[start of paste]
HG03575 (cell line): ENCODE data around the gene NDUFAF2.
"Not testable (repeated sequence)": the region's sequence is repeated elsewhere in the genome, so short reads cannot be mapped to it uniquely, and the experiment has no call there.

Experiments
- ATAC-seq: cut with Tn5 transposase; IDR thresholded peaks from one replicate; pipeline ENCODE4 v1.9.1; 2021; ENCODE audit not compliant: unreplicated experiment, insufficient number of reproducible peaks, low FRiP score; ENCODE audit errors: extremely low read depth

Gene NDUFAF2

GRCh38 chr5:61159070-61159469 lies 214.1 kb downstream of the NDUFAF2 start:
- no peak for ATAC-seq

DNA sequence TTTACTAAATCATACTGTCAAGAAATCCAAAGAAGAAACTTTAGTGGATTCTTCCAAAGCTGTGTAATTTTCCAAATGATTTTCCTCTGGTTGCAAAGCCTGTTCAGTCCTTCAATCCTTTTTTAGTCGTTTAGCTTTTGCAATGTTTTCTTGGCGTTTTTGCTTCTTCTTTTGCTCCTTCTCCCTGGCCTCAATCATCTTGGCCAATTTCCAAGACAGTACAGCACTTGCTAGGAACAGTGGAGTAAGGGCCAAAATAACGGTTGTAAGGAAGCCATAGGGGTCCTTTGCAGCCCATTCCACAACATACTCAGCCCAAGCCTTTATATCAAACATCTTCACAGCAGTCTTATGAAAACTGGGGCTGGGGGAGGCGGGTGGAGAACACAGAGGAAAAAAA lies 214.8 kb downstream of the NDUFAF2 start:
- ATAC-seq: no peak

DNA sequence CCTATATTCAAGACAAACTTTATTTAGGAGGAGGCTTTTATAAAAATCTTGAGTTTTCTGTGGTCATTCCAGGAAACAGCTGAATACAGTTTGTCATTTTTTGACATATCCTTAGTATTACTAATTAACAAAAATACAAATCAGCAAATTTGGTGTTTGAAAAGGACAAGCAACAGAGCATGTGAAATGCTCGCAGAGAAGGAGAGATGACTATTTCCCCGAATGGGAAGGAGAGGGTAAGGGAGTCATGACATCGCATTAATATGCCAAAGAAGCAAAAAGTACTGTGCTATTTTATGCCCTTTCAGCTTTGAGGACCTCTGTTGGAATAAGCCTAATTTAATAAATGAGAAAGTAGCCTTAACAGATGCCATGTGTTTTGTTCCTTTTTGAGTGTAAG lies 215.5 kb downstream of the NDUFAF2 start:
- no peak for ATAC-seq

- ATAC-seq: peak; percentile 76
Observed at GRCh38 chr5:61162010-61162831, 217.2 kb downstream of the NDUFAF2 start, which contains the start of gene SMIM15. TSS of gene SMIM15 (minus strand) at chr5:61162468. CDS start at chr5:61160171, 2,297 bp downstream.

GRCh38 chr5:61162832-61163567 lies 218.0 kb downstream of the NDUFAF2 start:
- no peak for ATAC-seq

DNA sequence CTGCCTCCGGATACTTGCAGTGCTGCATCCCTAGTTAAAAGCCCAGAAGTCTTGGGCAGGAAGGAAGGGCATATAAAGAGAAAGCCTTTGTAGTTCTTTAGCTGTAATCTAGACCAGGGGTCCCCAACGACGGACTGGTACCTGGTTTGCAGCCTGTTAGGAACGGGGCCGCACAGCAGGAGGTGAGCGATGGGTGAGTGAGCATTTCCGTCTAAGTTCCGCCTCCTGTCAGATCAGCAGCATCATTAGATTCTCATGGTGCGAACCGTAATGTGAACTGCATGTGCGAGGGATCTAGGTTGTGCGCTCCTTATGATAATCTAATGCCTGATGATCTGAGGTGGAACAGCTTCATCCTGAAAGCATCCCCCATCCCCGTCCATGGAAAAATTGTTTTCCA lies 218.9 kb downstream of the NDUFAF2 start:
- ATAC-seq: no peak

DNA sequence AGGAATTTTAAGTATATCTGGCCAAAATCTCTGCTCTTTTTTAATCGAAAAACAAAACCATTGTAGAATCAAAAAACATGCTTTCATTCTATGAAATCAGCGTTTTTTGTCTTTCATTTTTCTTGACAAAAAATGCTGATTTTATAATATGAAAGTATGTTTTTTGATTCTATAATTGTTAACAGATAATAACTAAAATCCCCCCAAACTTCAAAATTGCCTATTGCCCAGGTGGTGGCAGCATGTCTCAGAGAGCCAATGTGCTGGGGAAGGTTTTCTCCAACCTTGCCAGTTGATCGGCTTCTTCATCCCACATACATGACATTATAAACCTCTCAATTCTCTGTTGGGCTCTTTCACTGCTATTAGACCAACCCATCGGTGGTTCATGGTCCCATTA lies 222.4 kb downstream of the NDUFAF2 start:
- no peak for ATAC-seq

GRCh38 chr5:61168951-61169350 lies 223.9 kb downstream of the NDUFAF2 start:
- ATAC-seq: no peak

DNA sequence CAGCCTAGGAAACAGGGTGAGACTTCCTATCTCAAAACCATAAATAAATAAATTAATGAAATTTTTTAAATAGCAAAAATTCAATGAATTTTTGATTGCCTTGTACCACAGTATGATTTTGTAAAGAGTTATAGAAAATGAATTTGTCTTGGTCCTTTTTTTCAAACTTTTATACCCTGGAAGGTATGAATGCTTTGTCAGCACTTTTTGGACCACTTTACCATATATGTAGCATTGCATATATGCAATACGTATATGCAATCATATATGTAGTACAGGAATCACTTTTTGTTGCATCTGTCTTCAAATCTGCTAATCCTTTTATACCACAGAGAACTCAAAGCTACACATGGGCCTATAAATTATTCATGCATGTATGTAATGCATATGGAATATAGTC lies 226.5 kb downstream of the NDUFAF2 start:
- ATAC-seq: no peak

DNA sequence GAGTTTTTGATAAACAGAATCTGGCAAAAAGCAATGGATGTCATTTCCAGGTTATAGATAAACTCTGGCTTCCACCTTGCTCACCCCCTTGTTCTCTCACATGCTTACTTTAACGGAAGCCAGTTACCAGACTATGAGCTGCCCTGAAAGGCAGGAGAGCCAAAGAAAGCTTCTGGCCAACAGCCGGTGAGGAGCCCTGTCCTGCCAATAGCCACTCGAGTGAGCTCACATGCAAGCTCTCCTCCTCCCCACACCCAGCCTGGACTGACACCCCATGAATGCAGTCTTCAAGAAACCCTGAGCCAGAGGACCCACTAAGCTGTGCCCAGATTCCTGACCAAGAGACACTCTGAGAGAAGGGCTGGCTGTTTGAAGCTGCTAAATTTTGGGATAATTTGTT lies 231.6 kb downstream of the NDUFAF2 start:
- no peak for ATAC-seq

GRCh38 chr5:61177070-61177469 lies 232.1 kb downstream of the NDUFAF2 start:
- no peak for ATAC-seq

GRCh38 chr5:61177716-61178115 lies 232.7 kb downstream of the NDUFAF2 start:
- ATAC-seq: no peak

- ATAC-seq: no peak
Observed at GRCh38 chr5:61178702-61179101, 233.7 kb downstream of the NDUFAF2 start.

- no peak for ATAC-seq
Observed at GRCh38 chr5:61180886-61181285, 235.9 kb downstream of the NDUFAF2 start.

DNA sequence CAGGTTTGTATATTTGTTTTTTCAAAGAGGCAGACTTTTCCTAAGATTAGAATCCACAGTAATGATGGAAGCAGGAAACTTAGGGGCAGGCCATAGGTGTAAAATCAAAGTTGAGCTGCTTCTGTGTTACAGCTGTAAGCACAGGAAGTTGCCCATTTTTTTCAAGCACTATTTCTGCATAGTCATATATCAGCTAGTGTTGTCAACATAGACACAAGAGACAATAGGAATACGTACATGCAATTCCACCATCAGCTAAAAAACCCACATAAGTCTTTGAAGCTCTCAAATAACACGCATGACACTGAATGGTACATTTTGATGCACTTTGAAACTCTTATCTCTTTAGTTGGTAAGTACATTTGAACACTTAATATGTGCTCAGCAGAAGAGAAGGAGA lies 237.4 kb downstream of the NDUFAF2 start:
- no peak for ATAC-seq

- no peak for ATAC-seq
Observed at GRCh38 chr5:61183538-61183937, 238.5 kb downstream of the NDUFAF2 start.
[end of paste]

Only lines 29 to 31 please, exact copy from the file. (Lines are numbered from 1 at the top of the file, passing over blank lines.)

- ATAC-seq: no peak

- ATAC-seq: no peak
Observed at GRCh38 chr5:61178702-61179101, 233.7 kb downstream of the NDUFAF2 start.